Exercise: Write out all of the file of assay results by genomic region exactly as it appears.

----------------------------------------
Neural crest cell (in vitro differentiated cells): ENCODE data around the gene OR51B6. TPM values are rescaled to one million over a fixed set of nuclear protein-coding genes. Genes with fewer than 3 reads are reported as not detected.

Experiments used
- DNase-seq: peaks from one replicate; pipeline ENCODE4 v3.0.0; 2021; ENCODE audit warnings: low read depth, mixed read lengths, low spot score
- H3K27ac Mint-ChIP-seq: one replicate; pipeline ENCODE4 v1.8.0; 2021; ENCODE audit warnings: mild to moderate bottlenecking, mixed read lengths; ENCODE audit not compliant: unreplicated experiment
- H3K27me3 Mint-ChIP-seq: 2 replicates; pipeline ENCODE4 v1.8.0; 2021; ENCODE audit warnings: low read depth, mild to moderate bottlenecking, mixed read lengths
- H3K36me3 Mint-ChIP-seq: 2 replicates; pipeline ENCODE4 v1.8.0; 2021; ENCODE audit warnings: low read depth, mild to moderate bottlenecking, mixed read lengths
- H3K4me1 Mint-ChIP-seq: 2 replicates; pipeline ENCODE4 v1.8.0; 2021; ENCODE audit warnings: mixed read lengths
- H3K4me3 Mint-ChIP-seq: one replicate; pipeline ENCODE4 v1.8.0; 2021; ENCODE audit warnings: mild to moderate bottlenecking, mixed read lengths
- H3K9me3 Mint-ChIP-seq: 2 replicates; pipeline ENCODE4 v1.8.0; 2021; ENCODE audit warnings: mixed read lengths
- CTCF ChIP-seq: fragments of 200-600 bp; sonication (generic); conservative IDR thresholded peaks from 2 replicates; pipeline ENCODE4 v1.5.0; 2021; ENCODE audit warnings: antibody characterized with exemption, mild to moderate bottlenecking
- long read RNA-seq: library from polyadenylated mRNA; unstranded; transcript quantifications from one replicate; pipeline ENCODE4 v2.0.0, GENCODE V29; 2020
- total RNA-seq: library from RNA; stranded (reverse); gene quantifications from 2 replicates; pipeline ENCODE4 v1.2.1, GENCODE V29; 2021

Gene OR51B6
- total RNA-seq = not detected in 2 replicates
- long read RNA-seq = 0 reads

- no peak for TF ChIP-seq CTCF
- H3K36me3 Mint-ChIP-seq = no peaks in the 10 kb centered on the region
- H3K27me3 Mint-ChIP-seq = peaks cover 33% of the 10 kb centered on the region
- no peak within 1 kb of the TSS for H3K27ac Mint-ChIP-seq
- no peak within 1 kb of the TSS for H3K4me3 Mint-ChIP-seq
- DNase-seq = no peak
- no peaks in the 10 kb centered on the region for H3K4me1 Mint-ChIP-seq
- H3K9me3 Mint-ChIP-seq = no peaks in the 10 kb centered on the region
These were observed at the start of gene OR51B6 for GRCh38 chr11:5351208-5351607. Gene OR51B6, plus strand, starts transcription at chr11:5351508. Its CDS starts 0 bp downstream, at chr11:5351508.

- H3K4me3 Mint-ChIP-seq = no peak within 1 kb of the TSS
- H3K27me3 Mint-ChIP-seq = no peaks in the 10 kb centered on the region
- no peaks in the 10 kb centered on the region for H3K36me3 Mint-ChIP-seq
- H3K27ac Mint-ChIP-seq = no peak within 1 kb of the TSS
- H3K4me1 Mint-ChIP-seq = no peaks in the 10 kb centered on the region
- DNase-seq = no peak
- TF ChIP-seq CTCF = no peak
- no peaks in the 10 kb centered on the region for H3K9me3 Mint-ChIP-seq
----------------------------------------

Neural crest cell (in vitro differentiated cells): ENCODE data around the gene OR51B6. TPM values are rescaled to one million over a fixed set of nuclear protein-coding genes. Genes with fewer than 3 reads are reported as not detected.

Experiments used
- DNase-seq: peaks from one replicate; pipeline ENCODE4 v3.0.0; 2021; ENCODE audit warnings: low read depth, mixed read lengths, low spot score
- H3K27ac Mint-ChIP-seq: one replicate; pipeline ENCODE4 v1.8.0; 2021; ENCODE audit warnings: mild to moderate bottlenecking, mixed read lengths; ENCODE audit not compliant: unreplicated experiment
- H3K27me3 Mint-ChIP-seq: 2 replicates; pipeline ENCODE4 v1.8.0; 2021; ENCODE audit warnings: low read depth, mild to moderate bottlenecking, mixed read lengths
- H3K36me3 Mint-ChIP-seq: 2 replicates; pipeline ENCODE4 v1.8.0; 2021; ENCODE audit warnings: low read depth, mild to moderate bottlenecking, mixed read lengths
- H3K4me1 Mint-ChIP-seq: 2 replicates; pipeline ENCODE4 v1.8.0; 2021; ENCODE audit warnings: mixed read lengths
- H3K4me3 Mint-ChIP-seq: one replicate; pipeline ENCODE4 v1.8.0; 2021; ENCODE audit warnings: mild to moderate bottlenecking, mixed read lengths
- H3K9me3 Mint-ChIP-seq: 2 replicates; pipeline ENCODE4 v1.8.0; 2021; ENCODE audit warnings: mixed read lengths
- CTCF ChIP-seq: fragments of 200-600 bp; sonication (generic); conservative IDR thresholded peaks from 2 replicates; pipeline ENCODE4 v1.5.0; 2021; ENCODE audit warnings: antibody characterized with exemption, mild to moderate bottlenecking
- long read RNA-seq: library from polyadenylated mRNA; unstranded; transcript quantifications from one replicate; pipeline ENCODE4 v2.0.0, GENCODE V29; 2020
- total RNA-seq: library from RNA; stranded (reverse); gene quantifications from 2 replicates; pipeline ENCODE4 v1.2.1, GENCODE V29; 2021

Gene OR51B6
- total RNA-seq = not detected in 2 replicates
- long read RNA-seq = 0 reads

- no peak for TF ChIP-seq CTCF
- H3K36me3 Mint-ChIP-seq = no peaks in the 10 kb centered on the region
- H3K27me3 Mint-ChIP-seq = peaks cover 33% of the 10 kb centered on the region
- no peak within 1 kb of the TSS for H3K27ac Mint-ChIP-seq
- no peak within 1 kb of the TSS for H3K4me3 Mint-ChIP-seq
- DNase-seq = no peak
- no peaks in the 10 kb centered on the region for H3K4me1 Mint-ChIP-seq
- H3K9me3 Mint-ChIP-seq = no peaks in the 10 kb centered on the region
These were observed at the start of gene OR51B6 for GRCh38 chr11:5351208-5351607. Gene OR51B6, plus strand, starts transcription at chr11:5351508. Its CDS starts 0 bp downstream, at chr11:5351508.

- H3K4me3 Mint-ChIP-seq = no peak within 1 kb of the TSS
- H3K27me3 Mint-ChIP-seq = no peaks in the 10 kb centered on the region
- no peaks in the 10 kb centered on the region for H3K36me3 Mint-ChIP-seq
- H3K27ac Mint-ChIP-seq = no peak within 1 kb of the TSS
- H3K4me1 Mint-ChIP-seq = no peaks in the 10 kb centered on the region
- DNase-seq = no peak
- TF ChIP-seq CTCF = no peak
- no peaks in the 10 kb centered on the region for H3K9me3 Mint-ChIP-seq